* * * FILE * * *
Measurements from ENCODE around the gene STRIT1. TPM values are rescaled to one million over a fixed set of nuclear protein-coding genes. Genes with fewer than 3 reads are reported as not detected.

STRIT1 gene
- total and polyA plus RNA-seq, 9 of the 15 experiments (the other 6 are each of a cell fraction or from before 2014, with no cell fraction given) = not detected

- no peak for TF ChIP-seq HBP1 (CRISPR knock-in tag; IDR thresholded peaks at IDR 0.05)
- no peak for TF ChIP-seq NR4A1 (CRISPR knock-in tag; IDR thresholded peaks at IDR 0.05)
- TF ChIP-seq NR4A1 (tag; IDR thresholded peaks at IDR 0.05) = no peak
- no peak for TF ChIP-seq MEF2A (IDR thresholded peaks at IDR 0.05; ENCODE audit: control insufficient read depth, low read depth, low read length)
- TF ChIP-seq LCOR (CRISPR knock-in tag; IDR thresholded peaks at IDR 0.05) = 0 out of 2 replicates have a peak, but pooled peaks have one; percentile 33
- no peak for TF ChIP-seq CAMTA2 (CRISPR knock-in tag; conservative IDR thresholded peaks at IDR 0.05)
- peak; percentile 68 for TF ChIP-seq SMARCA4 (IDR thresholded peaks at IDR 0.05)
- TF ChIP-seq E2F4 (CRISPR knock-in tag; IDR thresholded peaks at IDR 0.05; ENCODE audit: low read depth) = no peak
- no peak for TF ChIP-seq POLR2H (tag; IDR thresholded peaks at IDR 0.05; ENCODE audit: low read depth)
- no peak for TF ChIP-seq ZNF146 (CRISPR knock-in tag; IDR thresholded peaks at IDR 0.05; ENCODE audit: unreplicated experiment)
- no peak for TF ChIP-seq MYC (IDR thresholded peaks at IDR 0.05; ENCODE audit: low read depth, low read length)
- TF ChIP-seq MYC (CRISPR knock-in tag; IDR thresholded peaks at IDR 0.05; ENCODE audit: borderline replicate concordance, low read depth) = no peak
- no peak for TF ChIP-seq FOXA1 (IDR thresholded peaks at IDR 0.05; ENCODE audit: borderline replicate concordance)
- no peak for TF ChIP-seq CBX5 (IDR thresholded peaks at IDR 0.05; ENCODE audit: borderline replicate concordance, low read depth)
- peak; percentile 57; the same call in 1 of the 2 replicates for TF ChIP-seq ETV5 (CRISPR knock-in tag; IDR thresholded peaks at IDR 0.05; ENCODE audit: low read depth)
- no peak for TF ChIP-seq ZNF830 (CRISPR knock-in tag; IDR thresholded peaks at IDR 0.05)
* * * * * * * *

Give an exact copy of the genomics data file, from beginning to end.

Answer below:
Measurements from ENCODE around the gene STRIT1. TPM values are rescaled to one million over a fixed set of nuclear protein-coding genes. Genes with fewer than 3 reads are reported as not detected.

STRIT1 gene
- total and polyA plus RNA-seq, 9 of the 15 experiments (the other 6 are each of a cell fraction or from before 2014, with no cell fraction given) = not detected

- no peak for TF ChIP-seq HBP1 (CRISPR knock-in tag; IDR thresholded peaks at IDR 0.05)
- no peak for TF ChIP-seq NR4A1 (CRISPR knock-in tag; IDR thresholded peaks at IDR 0.05)
- TF ChIP-seq NR4A1 (tag; IDR thresholded peaks at IDR 0.05) = no peak
- no peak for TF ChIP-seq MEF2A (IDR thresholded peaks at IDR 0.05; ENCODE audit: control insufficient read depth, low read depth, low read length)
- TF ChIP-seq LCOR (CRISPR knock-in tag; IDR thresholded peaks at IDR 0.05) = 0 out of 2 replicates have a peak, but pooled peaks have one; percentile 33
- no peak for TF ChIP-seq CAMTA2 (CRISPR knock-in tag; conservative IDR thresholded peaks at IDR 0.05)
- peak; percentile 68 for TF ChIP-seq SMARCA4 (IDR thresholded peaks at IDR 0.05)
- TF ChIP-seq E2F4 (CRISPR knock-in tag; IDR thresholded peaks at IDR 0.05; ENCODE audit: low read depth) = no peak
- no peak for TF ChIP-seq POLR2H (tag; IDR thresholded peaks at IDR 0.05; ENCODE audit: low read depth)
- no peak for TF ChIP-seq ZNF146 (CRISPR knock-in tag; IDR thresholded peaks at IDR 0.05; ENCODE audit: unreplicated experiment)
- no peak for TF ChIP-seq MYC (IDR thresholded peaks at IDR 0.05; ENCODE audit: low read depth, low read length)
- TF ChIP-seq MYC (CRISPR knock-in tag; IDR thresholded peaks at IDR 0.05; ENCODE audit: borderline replicate concordance, low read depth) = no peak
- no peak for TF ChIP-seq FOXA1 (IDR thresholded peaks at IDR 0.05; ENCODE audit: borderline replicate concordance)
- no peak for TF ChIP-seq CBX5 (IDR thresholded peaks at IDR 0.05; ENCODE audit: borderline replicate concordance, low read depth)
- peak; percentile 57; the same call in 1 of the 2 replicates for TF ChIP-seq ETV5 (CRISPR knock-in tag; IDR thresholded peaks at IDR 0.05; ENCODE audit: low read depth)
- no peak for TF ChIP-seq ZNF830 (CRISPR knock-in tag; IDR thresholded peaks at IDR 0.05)